Most people modify their ways of speaking, writing, texting, and e-mailing, and so on, according to the people with whom they are communicating. This fascinating book asks why we 'accommodate' to others in this way, and explores the various social consequences arising from it.
Date: Wed, 18 May 2005 12:48:08 -0500 (CDT) From: Richard Cameron Subject: Talk That Counts: Age, Gender, and Social Class Differences in Discourse
Author: Macaulay, Ronald K. Title: Talk That Counts Subtitle: Age, Gender, and Social Class Differences in Discourse Publisher: Oxford University Press Year: 2005
Richard Cameron, Joint Appointment in the Department of English and in the Department of Spanish, French, Italian, and Portuguese, University of Illinois at Chicago.
DESCRIPTION OF THE BOOK
In this new work by the distinguished sociolinguist Ronald Macaulay, he formulates and presents a new approach to variation at the level of discourse across a range of speakers of English from Glasgow and Ayr, Scotland. Written primary for a professional audience, Macaulay explores a remarkably wide range of discourse features in the speech of 33 adults and adolescents, balanced by two categories of age, social class, and gender.
Although the book consists of 15 chapters, the chapters may be divided thematically into three broad types. Chapters 1 through 5 provide introduction to the discourse features of study, methodology, the data base, background assumptions and theory. Chapters 6 through 12 present various in-depth studies of the social and discourse patterning of numerous discourse features. Chapters 13 through 15 provide summary, discussion, and generalization. I will selectively review the chapters here in greater detail, though no review can match the level of detail of this book.
Chapter 1 on Discourse Variation provides the reader with a brief overview of variationist or quantitative treatments of Social Class, Gender, and Age. Other extralinguistic factors such as personality, ethnicity, network, or ambition are also mentioned though not discussed. Here, Macaulay seeks both to align his current project with the variationist agenda and to distinguish his project from previous work both in discourse analysis and quantitative sociolinguistics. Perhaps most fundamental to this chapter are the following three points:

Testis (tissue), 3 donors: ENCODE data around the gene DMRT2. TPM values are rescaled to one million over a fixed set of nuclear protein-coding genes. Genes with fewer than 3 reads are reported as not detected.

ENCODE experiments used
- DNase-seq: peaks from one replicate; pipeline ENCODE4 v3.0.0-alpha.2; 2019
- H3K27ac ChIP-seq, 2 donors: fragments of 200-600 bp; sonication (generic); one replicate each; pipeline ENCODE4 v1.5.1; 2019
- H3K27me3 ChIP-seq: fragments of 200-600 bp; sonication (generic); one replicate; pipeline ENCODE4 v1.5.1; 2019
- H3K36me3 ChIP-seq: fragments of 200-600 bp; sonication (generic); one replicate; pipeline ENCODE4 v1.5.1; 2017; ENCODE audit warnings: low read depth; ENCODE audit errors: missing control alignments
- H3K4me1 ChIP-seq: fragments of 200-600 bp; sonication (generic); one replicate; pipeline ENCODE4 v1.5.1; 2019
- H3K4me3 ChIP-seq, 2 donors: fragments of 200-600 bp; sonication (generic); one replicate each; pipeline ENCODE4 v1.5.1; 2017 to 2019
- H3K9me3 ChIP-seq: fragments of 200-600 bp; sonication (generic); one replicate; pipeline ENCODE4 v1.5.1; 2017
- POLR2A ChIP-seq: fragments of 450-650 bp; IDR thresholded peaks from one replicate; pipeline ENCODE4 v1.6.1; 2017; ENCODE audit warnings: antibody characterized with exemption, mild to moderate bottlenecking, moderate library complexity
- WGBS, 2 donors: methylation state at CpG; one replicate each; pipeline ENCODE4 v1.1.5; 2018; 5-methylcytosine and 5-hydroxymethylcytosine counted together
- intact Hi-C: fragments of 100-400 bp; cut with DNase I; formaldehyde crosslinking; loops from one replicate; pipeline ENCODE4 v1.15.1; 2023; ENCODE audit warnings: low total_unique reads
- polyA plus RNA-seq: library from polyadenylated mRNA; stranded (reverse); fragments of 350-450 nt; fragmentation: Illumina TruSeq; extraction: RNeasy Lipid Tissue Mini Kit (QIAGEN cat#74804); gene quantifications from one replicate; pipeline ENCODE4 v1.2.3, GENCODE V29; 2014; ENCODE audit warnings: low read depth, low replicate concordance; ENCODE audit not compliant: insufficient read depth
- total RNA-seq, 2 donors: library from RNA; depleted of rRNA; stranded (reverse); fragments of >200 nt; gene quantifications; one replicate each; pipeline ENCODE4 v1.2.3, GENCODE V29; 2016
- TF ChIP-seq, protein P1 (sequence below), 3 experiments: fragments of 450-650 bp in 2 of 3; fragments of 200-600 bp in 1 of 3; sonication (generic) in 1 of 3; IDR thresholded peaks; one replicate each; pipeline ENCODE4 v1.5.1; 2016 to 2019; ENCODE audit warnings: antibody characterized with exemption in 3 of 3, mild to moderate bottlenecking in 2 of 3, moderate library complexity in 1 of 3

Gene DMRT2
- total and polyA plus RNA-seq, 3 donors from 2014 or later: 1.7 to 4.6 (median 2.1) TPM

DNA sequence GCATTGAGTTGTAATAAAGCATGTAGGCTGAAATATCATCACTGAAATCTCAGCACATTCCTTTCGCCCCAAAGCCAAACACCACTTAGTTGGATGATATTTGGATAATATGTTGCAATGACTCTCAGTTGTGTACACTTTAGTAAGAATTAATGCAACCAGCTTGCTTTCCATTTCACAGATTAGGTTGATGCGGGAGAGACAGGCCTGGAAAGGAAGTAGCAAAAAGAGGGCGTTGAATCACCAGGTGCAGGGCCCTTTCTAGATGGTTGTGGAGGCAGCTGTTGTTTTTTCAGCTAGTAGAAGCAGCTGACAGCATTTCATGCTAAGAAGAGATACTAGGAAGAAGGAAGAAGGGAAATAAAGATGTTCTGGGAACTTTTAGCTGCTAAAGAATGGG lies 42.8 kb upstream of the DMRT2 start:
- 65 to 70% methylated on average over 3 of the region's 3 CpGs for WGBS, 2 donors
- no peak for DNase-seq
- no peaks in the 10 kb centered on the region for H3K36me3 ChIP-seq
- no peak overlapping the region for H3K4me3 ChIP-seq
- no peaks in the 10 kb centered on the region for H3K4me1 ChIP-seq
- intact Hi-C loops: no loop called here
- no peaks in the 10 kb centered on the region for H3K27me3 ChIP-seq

First, in contrast to research which takes social class as an element in the analysis of language change in progress, his focus is on the stable correlates of class and language use within Scottish English as spoken in Ayr and Glasgow.
Second, despite the pervasive rejection of Basil Bernstein's early pronouncements on social class and language, Macaulay finds Bernstein useful as a basis for formulating testable predictions, most of which he then goes on to falsify throughout the book. Indeed, Macaulay draws on and reconsiders Bernstein in ways reminiscent of early research into language and gender which drew on Robin Lakoff's (1975) important work.
Third, and to my estimation most importantly for his agenda, Macaulay addresses the vexing issue of how to quantify discourse features. In quantitative sociolinguistics, a sociolinguistic variable may be understood, broadly, as two or more ways of saying or accomplishing the same thing. Thus, the analyst quantifies the differing variants of a variable over the total number of occurrences of the variable . For instance, if we were to study Puerto Rican Spanish word final (s) in a stretch of recorded speech, we would first identify the variants. In this case, there are three:[s], [h], and a deleted variant . In turn, we quantify the total number of times that each variant of the variable does occur. Then, we derive the frequency of occurrence of each variant relative to the overall number of possible occurrences of the variable (s). Using simple fractions as a model, the quantities of each individual variant would be a numerator over the total number which would serve as the denominator. But, in order to study discourse features such as the use of discourse markers or adverbs or articles, there is no denominator because the discourse features which Macaulay has chosen to investigate cannot be conceived of as variants of a variable. His solution is to measure the number of times a given discourse feature appears within a stretch of 1000 words. With 1000 as the denominator, Macaulay is then able to derive relative frequencies of occurrence and test them for significance using the Mann-Whitney nonparametric test in the speech of individuals classed according to three social categories of identity: Adolescent vs. Adult, Middle vs. Working Class, and Female vs. Male.